There was talk of a national championship, the Seminoles’ third in Track and Field history, and then suddenly the 2020 collegiate season was over, victim of the COVID-19 pandemic. Turn out the lights on the hopes and the dreams for the 2020 outdoor season, which was an especially cruel ending for the seniors who had invested so much hard work to contend for a title.
Thankfully, the NCAA chose to give the seniors another year of eligibility so every eligible senior, who wanted to come back, could return to finish what they had started.
Seven Florida State seniors took the NCAA up on the opportunity to chase their dreams. While that is great news for the Seminoles’ 2021 season, it presented a challenge for the FSU Athletics Department to fund those opportunities.
Athletics turned to Seminole Boosters, who created a fundraising campaign called “Save our Seniors.”
Cristian Gonzalez Mendez, a former tennis player and Director of Coaches Clubs, managed the fundraising effort, which set a goal of $36,750. Within two months, 68 people contributed more than $46,855.
“I’m really appreciative that the NCAA didn’t just throw away these seniors,” said FSU Track Coach Bob Braman. “Many of them already lost their Indoor Track and Field NCAA Championship, and we were poised for a run at the men’s outdoor title and a possible top-5 finish on the women’s side. So this was quite a blow for our Seniors. I knew that our alums would feel their pain and thought they’d step up and help make their return a reality,” Braman said. “Director Coburn was able to provide funds for about half our need from a graduation fund, so that was a critical first step.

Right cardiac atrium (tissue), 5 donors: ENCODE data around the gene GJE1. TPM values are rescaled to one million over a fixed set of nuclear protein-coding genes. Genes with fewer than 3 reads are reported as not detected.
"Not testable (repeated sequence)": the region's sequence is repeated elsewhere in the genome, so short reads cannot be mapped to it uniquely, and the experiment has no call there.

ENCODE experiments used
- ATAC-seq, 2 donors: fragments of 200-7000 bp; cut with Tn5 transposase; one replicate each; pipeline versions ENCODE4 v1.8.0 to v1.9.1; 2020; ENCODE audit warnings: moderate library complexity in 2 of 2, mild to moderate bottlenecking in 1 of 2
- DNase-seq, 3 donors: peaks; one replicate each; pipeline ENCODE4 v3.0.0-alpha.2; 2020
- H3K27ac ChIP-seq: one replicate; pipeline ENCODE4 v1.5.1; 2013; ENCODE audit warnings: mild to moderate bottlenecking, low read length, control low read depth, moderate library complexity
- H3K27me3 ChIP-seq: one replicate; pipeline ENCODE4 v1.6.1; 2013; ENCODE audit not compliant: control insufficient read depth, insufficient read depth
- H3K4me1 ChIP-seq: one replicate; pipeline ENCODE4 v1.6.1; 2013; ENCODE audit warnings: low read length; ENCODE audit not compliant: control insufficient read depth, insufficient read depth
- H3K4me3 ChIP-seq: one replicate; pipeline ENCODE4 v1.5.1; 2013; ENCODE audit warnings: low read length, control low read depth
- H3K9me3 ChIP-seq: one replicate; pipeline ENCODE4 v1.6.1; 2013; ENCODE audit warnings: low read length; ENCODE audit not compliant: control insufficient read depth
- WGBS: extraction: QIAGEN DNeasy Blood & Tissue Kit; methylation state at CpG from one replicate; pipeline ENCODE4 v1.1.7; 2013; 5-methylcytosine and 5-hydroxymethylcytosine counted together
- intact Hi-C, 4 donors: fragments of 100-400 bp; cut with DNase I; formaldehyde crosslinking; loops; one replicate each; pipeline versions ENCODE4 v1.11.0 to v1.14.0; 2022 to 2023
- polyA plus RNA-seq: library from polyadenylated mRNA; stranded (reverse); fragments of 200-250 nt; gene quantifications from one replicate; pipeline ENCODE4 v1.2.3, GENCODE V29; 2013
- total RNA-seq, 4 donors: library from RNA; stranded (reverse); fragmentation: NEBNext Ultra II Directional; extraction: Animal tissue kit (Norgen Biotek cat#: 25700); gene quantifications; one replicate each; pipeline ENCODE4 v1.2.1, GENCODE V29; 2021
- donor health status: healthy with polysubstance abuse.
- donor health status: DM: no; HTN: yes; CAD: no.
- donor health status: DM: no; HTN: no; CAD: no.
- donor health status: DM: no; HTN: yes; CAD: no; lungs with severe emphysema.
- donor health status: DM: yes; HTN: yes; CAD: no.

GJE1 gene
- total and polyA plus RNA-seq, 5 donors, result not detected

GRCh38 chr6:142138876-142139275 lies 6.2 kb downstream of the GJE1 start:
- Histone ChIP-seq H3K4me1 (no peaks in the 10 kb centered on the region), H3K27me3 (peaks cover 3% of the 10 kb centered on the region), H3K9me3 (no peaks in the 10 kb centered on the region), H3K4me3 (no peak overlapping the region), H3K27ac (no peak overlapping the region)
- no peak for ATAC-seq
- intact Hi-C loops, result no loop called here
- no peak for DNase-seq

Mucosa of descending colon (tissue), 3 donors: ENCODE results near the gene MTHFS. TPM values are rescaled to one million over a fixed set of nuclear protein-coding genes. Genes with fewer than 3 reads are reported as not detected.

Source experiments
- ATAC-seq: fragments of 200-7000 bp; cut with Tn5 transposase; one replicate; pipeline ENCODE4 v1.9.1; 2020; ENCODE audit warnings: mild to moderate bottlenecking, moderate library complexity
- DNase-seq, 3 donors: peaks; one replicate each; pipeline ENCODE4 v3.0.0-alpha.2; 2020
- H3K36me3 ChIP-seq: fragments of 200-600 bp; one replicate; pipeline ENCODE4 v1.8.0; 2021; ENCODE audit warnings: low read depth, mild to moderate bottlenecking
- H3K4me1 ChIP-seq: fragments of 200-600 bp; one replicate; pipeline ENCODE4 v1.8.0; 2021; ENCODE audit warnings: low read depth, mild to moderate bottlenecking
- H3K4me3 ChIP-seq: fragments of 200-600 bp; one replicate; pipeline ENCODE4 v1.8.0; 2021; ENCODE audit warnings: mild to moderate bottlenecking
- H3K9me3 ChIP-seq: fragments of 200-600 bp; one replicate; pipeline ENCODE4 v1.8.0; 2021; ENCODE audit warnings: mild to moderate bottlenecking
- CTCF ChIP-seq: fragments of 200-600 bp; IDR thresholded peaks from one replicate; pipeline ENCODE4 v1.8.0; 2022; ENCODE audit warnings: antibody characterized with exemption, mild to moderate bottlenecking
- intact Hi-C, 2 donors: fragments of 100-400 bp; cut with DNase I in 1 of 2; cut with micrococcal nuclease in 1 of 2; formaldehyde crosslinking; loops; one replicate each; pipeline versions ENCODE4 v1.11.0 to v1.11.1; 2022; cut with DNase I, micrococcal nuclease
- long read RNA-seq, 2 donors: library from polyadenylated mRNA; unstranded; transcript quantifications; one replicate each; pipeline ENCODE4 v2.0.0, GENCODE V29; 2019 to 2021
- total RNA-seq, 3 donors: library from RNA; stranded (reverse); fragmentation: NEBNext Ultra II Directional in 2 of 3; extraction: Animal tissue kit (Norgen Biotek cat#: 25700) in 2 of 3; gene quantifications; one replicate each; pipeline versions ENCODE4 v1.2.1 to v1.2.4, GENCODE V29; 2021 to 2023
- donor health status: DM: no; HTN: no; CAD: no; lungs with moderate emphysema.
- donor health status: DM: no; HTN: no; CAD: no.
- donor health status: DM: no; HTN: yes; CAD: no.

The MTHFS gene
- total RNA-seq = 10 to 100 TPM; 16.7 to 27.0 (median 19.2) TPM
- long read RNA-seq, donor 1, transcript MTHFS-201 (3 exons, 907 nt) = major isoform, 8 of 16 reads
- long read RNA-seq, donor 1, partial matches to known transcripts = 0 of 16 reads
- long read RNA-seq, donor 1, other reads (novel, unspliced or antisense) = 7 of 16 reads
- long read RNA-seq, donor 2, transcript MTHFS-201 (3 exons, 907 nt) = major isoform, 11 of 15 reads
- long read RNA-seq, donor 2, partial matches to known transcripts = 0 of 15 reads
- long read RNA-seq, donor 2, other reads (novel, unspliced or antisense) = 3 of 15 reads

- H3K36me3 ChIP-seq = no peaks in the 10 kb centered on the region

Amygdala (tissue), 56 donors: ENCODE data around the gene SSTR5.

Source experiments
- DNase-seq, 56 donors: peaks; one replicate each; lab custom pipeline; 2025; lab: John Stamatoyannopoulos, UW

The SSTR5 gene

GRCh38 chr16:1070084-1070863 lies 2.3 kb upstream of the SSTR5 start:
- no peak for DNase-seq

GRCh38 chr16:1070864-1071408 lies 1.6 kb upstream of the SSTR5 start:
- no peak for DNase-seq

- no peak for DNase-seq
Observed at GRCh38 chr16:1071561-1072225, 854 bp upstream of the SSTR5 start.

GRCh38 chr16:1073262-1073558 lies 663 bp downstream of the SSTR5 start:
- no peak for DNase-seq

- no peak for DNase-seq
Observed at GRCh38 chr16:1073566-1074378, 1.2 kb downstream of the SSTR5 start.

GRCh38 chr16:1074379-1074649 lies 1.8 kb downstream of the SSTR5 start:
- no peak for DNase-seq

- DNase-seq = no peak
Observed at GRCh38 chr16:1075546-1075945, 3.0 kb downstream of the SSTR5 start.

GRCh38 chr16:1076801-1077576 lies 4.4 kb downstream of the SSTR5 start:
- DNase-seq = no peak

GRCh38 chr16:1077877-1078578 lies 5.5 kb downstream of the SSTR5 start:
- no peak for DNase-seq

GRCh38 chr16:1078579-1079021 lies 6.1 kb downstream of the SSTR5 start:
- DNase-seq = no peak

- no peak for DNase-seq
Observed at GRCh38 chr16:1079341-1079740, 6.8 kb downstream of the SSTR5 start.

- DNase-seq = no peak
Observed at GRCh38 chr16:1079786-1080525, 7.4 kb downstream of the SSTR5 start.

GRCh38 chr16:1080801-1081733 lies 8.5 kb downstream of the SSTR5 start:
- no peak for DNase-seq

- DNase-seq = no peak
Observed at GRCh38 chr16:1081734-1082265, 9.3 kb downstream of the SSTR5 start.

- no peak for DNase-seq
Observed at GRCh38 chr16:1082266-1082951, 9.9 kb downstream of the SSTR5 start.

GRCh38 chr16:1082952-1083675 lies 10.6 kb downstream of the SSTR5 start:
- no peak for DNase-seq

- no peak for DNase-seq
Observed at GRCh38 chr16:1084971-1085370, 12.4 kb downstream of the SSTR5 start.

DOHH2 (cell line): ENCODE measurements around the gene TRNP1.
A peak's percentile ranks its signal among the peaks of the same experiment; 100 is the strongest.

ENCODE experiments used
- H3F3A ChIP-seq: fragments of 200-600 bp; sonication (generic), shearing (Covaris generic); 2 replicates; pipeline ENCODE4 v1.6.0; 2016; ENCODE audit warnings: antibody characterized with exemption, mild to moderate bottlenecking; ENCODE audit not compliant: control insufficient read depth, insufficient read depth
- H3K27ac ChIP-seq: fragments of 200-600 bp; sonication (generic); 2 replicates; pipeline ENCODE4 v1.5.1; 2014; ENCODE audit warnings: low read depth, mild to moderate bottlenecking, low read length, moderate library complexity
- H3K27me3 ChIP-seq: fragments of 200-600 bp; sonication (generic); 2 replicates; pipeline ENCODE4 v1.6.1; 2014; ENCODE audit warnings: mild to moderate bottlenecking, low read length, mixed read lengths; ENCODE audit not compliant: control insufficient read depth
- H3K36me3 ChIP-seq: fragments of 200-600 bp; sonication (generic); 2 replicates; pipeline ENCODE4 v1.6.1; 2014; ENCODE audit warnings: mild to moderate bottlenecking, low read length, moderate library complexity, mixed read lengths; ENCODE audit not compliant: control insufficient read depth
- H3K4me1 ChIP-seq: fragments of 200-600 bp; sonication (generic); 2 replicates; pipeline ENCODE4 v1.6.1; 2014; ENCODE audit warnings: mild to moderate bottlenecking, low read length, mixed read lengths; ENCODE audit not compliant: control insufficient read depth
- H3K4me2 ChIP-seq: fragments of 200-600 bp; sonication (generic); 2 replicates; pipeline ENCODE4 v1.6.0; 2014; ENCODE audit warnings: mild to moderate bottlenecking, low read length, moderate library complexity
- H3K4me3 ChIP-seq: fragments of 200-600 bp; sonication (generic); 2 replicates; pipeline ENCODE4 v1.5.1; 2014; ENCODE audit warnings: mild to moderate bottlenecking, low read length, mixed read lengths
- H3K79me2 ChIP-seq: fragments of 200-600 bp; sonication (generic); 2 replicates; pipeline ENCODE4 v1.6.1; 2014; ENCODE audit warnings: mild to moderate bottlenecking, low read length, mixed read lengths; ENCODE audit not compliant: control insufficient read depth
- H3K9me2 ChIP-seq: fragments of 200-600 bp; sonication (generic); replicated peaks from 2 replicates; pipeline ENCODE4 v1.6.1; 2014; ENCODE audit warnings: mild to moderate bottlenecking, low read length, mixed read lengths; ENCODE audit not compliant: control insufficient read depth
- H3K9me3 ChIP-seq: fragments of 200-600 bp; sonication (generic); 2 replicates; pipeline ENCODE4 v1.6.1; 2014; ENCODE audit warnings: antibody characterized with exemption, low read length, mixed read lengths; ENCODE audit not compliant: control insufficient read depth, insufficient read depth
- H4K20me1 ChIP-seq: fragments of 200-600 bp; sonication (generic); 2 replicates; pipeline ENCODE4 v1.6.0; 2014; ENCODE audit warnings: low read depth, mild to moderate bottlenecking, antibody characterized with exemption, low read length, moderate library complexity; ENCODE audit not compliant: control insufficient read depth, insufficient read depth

“My thought was to make this a grass-roots campaign with the theme of a dollar-a-day for the 105 days of competition that our Seniors lost in the spring semester,” Braman continued. “So it was $105 for each donation (like a relay leg) with a goal to raise 50 such donations for each of the seven seniors. The $36,750 (goal) would get us pretty close to the amount we needed to finish the funding for the seven seniors. As it turned out many of our great donors donated in chunks, but we also had quite a few who donated in those 105 ‘relay leg’ amounts. We couldn’t have done it without the large donations or the grass roots 105’s. It just all came together fantastically.”
Mendez wasn’t surprised by the track community’s willingness to give but he admits to being surprised at how quickly people rallied behind it.
“The majority of the people who donated were former student-athletes from track and field and cross country who were reaching out to their friends and colleagues, so it wasn’t just Seminole Boosters making the ask,” Mendez said. “It really resonated with them. They wanted to provide the opportunity for the seniors to stay together and be able to finish it out because it is special, you only get it once.”